Sadly, the State Department has never shown any serious interest in bringing Palestinian killers to justice. Evidently it fears that putting such terrorists behind bars in America would anger the PA and create a crisis in American-Palestinian relations. And so justice remains trampled in the dust.

The only instance in which the U.S. government issued an arrest warrant in such a case was in the wake of the 1985 hijacking of the Achille Lauro, and the murder of wheelchair-bound Leon Klinghoffer. That, however, was before the U.S. had a relationship with the Palestine Liberation Organization and before the PA existed.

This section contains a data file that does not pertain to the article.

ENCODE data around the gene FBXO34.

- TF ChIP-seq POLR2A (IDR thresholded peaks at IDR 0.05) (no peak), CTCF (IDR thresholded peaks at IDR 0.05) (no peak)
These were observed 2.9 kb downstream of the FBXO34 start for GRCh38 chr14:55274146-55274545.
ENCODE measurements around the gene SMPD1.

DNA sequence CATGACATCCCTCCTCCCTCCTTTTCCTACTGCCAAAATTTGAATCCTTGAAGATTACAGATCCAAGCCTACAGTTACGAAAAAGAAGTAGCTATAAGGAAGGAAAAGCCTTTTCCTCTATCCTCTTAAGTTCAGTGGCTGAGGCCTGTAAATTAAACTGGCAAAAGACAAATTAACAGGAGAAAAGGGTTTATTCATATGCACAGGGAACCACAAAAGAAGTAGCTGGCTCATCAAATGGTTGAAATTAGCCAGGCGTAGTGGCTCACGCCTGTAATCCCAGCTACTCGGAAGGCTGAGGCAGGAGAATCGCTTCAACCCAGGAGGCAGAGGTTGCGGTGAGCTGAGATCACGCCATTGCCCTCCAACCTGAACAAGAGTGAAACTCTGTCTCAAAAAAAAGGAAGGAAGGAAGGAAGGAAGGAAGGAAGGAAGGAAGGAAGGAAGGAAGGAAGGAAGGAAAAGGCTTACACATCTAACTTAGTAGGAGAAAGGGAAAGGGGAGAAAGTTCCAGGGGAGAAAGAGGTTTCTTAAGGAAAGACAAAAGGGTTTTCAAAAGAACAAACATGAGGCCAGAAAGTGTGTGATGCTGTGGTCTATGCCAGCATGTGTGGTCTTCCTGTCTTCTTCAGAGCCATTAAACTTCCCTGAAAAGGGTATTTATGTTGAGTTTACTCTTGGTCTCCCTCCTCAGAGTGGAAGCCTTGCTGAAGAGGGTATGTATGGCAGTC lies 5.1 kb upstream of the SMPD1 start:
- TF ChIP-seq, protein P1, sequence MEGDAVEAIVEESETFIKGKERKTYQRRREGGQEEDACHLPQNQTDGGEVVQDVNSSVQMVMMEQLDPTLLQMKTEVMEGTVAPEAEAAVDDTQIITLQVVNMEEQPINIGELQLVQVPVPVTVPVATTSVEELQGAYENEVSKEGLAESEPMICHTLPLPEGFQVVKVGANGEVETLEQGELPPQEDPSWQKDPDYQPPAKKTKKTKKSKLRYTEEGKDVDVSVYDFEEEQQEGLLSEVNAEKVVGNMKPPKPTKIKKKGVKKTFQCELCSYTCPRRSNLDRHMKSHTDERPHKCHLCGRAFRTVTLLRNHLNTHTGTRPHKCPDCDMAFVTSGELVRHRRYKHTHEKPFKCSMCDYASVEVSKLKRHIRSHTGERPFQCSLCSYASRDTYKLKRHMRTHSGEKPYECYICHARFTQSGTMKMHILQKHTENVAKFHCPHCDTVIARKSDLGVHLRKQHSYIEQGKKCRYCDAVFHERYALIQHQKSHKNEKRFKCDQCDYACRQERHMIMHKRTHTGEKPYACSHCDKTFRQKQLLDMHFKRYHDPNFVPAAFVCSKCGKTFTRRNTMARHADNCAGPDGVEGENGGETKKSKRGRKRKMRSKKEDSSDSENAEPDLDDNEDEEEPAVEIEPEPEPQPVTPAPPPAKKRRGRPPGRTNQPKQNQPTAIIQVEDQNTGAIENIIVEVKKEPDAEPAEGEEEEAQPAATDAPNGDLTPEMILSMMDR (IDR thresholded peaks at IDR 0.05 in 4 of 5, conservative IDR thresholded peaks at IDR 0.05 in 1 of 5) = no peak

Eight years later, the Oslo accords were signed, the PA was established, and the U.S. began pouring $500 million per year into the new Palestinian regime. As part of the deal, veteran terrorists such as Achille Lauro mastermind Mohammed Abbas were declared “moderate” and permitted to move to PA-controlled territory.

When members of Congress protested, the Bill Clinton administration lamely claimed that the statute of limitations had expired on prosecuting Abbas. The Library of Congress’s Congressional Research Service weighed in, with a detailed report in 1996 which concluded that since Mohammed Abbas was fugitive from justice, the statute of limitations did not apply. Unfortunately, neither Congress nor the American Jewish leadership pursued the issue.